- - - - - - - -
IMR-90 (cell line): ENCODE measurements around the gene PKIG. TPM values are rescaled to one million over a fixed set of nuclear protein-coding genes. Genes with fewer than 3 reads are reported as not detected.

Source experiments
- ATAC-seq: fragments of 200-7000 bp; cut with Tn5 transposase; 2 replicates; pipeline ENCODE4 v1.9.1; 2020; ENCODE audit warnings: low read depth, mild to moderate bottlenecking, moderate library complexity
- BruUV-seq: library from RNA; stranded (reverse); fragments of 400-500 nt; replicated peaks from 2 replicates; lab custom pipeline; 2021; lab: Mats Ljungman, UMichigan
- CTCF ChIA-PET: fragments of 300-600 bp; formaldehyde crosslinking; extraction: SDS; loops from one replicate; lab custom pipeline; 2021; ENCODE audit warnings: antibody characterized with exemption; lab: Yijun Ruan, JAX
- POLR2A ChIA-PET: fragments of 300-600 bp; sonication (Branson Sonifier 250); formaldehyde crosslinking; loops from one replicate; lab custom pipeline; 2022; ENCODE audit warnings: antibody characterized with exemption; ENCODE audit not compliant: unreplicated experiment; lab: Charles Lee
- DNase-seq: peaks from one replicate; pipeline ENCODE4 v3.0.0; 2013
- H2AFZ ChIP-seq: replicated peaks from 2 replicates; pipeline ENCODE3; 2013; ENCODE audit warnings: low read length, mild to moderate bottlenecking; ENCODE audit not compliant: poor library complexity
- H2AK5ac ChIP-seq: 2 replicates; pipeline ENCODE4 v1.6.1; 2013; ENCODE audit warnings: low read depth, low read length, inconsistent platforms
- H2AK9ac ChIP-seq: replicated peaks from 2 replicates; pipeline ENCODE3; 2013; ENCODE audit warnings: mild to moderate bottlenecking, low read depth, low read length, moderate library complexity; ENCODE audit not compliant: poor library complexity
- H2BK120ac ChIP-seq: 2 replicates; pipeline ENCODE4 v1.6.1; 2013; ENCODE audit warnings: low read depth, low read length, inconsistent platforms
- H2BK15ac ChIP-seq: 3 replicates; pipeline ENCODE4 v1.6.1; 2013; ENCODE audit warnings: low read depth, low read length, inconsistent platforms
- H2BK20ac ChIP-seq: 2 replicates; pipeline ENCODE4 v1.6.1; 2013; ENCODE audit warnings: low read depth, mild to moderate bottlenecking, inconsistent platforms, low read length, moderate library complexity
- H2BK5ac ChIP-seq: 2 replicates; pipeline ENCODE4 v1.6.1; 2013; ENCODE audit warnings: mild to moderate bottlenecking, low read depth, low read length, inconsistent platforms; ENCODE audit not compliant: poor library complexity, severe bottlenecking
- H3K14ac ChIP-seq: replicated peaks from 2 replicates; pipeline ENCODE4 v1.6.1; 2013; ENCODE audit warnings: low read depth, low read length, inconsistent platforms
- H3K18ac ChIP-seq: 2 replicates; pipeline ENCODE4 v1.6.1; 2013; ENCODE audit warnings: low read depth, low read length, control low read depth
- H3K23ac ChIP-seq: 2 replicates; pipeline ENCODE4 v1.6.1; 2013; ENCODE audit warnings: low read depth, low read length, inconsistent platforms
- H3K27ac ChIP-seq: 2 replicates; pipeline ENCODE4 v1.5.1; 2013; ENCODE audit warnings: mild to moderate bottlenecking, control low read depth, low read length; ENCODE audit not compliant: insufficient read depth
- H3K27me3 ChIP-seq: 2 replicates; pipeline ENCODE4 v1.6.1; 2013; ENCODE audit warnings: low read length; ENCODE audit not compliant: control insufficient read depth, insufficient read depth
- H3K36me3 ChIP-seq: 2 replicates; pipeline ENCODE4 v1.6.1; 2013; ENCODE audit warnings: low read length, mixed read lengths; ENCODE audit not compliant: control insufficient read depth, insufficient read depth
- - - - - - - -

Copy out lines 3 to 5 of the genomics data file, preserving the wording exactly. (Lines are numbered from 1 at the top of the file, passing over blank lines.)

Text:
- ATAC-seq: fragments of 200-7000 bp; cut with Tn5 transposase; 2 replicates; pipeline ENCODE4 v1.9.1; 2020; ENCODE audit warnings: low read depth, mild to moderate bottlenecking, moderate library complexity
- BruUV-seq: library from RNA; stranded (reverse); fragments of 400-500 nt; replicated peaks from 2 replicates; lab custom pipeline; 2021; lab: Mats Ljungman, UMichigan
- CTCF ChIA-PET: fragments of 300-600 bp; formaldehyde crosslinking; extraction: SDS; loops from one replicate; lab custom pipeline; 2021; ENCODE audit warnings: antibody characterized with exemption; lab: Yijun Ruan, JAX